Friday, August 20, 2010

The Material Girl’s Battle For MATERIAL GIRL

The trademark lawsuit story du jour was the complaint filed by L.A. Triumph, Inc. (“LA Triumph”) against Madonna and her company, Material Girl Brand, LLC, over the trademark MATERIAL GIRL in connection with clothing. See L.A. Triumph, Inc. v. Material Girl Brand, LLC et al, Case No. 10-cv-6195 (C.D. Cal. Filed August 19, 2010). Complaint can be viewed here (via Courthousenews). Multiple news outlets, blogs and gossip sources ran stories about the suit today (ABC News, Fox News, Huffington Post, RadarOnline, and TMZ)

In short, the complaint alleges that a California company named OC Mercantile Corporation started selling a line of MATERIAL GIRL clothes in 1997 – and even registered the name as a trademark with the California Secretary of State that same year (Reg. No. 102808 for women’s apparel). In 2003, LA Triumph became the successor-in-interest to OC Mercantile and purportedly has continued using the mark in connection with the sale of clothing items to the present day and claims that its clothing line has received national exposure. [Interestingly, LA Triumph does not appear to have any online presence where it sells its clothing goods – Google search results only came back with the published stories about this lawsuit. Of course, LA Triumph might argue that MGB’s recent nationwide marketing blitz have overwhelmed LA Triumph’s use of the mark – so called, reversed confusion.]

The complaint goes on to state that sometime in 2010, LA Triumph became aware that the Defendants were going to start selling a line of young women’s clothing using the MATERIAL GIRL mark. The website promoting Madonna’s brand is found at (as opposed to the website promoting LA Triumph’s clothing which is found . . . umm, anybody have any idea where LA Triumph’s MATERIAL GIRL clothing is promoted online? The closest I could come – based on the fact that L.A. Triumph, Inc. does business in California under the name MedGear – is a website which sells clothing for hospital and medical industry workers, but I did not see anything using the mark MATERIAL GIRL.)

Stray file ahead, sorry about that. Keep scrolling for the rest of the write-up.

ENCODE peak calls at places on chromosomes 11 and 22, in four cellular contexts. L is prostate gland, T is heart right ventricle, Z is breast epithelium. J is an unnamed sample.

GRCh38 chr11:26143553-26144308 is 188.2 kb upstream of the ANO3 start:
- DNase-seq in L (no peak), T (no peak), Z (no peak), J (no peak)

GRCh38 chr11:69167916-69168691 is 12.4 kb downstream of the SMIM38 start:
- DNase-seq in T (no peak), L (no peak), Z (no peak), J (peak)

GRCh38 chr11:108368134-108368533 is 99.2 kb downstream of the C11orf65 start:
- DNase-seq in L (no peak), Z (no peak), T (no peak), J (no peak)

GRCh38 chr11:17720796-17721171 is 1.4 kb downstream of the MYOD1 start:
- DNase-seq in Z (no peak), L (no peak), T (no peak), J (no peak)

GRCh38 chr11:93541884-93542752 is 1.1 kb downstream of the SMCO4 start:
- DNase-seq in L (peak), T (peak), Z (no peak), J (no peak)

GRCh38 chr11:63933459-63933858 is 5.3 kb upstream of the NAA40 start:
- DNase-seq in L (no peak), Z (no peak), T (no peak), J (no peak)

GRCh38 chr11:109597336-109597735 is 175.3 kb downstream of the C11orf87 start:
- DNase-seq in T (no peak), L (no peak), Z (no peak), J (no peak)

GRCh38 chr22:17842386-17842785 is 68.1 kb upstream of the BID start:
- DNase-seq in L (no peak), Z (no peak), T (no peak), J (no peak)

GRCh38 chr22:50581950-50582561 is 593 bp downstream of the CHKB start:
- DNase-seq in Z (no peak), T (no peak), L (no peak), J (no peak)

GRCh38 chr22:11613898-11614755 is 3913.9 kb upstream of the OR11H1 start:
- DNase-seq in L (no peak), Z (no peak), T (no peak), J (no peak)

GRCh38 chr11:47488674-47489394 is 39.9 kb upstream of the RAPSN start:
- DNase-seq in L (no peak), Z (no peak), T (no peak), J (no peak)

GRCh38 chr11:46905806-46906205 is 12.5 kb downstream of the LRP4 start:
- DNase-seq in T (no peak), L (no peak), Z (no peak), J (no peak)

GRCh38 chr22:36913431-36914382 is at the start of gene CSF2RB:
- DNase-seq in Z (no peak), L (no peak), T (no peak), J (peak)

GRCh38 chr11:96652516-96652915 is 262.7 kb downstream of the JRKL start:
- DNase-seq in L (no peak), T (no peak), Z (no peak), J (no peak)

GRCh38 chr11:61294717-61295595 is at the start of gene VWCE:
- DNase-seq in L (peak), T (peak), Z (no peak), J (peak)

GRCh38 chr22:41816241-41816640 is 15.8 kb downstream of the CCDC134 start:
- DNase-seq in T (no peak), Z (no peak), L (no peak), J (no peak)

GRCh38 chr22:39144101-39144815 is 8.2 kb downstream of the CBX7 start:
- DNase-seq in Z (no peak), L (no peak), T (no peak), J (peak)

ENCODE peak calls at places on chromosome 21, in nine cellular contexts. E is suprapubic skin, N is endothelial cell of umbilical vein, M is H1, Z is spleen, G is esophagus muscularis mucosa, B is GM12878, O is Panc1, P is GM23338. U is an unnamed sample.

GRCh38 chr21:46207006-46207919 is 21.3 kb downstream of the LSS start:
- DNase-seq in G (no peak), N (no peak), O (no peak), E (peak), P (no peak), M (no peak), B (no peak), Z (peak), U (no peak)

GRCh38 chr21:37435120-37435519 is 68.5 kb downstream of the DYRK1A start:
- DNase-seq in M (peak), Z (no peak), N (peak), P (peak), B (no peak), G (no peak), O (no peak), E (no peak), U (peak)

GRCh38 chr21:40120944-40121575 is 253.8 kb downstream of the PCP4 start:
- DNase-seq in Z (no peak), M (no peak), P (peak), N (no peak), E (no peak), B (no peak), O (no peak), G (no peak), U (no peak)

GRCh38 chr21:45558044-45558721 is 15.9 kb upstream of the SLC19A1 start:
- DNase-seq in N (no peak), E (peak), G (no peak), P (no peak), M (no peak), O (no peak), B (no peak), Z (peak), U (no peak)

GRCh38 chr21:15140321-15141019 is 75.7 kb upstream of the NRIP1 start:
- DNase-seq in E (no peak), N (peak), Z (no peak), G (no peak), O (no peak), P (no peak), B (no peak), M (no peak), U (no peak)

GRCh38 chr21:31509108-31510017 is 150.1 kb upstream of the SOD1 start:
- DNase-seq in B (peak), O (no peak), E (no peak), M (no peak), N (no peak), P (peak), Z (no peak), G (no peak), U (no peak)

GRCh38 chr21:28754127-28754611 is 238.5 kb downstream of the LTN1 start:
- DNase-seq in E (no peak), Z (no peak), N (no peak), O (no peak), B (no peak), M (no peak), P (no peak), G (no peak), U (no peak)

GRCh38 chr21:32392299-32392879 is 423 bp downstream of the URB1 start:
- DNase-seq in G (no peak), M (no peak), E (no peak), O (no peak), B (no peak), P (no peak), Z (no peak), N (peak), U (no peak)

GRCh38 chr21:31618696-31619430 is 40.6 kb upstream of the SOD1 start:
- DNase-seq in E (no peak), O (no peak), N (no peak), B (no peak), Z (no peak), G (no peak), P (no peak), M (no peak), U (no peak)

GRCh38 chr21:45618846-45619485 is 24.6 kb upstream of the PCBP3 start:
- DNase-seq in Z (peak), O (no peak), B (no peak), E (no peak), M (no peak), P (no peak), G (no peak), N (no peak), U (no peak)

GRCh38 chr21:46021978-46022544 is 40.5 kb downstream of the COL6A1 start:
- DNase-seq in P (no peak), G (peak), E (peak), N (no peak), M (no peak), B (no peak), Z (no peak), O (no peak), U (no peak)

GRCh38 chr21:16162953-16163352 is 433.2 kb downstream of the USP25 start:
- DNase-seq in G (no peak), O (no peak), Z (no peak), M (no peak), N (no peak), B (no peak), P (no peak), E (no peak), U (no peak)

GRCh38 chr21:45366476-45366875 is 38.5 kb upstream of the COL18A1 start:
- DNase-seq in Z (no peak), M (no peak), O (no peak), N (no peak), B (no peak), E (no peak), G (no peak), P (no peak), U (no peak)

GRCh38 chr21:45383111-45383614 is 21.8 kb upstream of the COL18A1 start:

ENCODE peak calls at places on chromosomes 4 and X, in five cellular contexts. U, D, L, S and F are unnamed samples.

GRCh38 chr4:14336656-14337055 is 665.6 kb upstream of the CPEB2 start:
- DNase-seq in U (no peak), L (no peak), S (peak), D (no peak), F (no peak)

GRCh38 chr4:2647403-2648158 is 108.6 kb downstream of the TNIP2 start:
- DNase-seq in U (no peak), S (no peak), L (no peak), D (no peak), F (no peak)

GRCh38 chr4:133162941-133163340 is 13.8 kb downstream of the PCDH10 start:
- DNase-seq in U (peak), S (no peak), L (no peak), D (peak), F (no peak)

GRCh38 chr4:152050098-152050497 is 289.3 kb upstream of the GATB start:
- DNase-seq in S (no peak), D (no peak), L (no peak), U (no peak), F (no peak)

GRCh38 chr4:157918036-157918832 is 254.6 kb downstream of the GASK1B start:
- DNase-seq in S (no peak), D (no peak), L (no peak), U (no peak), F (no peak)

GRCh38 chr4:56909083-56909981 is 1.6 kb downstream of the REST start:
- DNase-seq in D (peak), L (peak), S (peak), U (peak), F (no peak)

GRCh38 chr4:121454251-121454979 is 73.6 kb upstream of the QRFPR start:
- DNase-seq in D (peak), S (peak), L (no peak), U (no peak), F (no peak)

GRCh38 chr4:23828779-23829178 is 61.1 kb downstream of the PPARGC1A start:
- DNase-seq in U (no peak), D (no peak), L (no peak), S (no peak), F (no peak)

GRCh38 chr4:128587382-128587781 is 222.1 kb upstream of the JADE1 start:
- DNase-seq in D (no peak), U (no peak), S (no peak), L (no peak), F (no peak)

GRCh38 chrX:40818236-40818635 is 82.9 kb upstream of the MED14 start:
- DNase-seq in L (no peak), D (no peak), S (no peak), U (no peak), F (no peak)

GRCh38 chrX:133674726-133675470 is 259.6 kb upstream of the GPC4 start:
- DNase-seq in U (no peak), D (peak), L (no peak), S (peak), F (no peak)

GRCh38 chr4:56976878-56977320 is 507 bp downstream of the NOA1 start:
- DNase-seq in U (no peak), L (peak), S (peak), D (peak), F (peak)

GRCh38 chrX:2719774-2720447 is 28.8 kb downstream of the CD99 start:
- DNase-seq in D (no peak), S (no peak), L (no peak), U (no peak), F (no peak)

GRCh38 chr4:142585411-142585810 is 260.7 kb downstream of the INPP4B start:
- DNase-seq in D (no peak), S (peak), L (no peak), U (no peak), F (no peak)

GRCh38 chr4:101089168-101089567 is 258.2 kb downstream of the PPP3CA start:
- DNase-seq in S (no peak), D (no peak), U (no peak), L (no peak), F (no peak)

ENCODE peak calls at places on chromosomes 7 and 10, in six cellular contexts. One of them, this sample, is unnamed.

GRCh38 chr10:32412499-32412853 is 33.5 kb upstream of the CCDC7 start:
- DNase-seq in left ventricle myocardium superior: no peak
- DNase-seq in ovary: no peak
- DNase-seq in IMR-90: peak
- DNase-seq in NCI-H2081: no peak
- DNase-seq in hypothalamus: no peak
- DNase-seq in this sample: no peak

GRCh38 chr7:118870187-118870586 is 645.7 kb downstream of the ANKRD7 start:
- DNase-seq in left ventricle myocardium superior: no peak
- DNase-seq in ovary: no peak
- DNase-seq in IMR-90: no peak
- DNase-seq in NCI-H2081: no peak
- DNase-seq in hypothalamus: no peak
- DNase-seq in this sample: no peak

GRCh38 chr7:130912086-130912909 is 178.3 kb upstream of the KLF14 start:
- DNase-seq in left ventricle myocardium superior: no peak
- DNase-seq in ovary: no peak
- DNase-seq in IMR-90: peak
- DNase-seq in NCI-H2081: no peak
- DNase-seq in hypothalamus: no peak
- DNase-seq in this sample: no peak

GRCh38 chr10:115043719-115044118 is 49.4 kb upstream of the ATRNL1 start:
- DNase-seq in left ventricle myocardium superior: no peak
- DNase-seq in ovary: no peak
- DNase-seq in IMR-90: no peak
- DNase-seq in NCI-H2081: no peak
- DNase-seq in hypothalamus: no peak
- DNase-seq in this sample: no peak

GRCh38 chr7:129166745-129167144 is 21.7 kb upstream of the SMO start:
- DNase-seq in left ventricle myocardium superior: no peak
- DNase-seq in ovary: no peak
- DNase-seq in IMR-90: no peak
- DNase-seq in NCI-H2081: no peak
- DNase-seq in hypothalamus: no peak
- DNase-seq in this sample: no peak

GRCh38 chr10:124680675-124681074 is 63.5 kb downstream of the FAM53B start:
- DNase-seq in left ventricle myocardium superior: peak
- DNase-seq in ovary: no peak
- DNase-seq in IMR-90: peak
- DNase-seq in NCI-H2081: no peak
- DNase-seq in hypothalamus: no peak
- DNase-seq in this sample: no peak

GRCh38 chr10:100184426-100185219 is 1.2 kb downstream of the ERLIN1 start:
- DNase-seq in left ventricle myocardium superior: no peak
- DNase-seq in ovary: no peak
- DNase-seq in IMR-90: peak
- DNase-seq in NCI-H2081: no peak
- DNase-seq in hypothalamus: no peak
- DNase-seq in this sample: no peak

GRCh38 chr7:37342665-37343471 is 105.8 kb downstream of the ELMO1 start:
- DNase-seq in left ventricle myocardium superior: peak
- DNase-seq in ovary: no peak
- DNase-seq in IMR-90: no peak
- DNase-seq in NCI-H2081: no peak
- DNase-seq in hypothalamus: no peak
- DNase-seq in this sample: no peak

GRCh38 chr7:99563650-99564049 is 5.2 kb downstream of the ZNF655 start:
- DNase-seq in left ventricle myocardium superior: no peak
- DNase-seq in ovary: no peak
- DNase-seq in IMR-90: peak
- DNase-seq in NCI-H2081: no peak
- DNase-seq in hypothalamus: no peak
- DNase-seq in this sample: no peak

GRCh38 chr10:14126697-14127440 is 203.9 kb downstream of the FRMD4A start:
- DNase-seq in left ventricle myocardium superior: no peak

LA Triumph also alleges that MGB improperly filed to register the mark MATERIAL GIRL with the United State Patent and Trademark Office (“USPTO”). Interestingly, MGB’s current application (the one cited in the case) was not the first application in line to register the mark MATERIAL GIRL. On May 11, 2009, Audigier Brand Management Group, LLC filed a trademark application for MATERIAL GIRL (covering 7 different classes of goods including clothing). The USPTO initially refused registration in a non-final office action dated August 13, 2009, but only because the description needed some clarification and not based on a Section 2(d) likelihood of confusion refusal.

Subsequently, the Audigier application was assigned to MGB on December 1, 2009. And within days of this assignment, MGB then filed its own intent-to-use application for the mark MATERIAL GIRL (for 4 classes of goods including clothing) on December 4, 2009. This explains why MGB did not file a timely response to the PTO’s office action in the “Audigier” application, which went abandoned on March 26, 2010.